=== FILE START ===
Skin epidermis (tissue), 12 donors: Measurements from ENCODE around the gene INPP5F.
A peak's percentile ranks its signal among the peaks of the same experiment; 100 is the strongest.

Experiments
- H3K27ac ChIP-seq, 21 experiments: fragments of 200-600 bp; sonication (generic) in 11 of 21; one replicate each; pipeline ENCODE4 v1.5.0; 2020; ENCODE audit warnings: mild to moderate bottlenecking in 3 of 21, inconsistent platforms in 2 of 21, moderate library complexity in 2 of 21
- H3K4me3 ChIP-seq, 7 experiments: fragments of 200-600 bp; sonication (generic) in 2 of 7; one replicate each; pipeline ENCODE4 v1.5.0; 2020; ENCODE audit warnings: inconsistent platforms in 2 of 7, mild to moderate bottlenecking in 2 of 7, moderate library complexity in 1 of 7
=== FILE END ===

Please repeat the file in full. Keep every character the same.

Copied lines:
Skin epidermis (tissue), 12 donors: Measurements from ENCODE around the gene INPP5F.
A peak's percentile ranks its signal among the peaks of the same experiment; 100 is the strongest.

Experiments
- H3K27ac ChIP-seq, 21 experiments: fragments of 200-600 bp; sonication (generic) in 11 of 21; one replicate each; pipeline ENCODE4 v1.5.0; 2020; ENCODE audit warnings: mild to moderate bottlenecking in 3 of 21, inconsistent platforms in 2 of 21, moderate library complexity in 2 of 21
- H3K4me3 ChIP-seq, 7 experiments: fragments of 200-600 bp; sonication (generic) in 2 of 7; one replicate each; pipeline ENCODE4 v1.5.0; 2020; ENCODE audit warnings: inconsistent platforms in 2 of 7, mild to moderate bottlenecking in 2 of 7, moderate library complexity in 1 of 7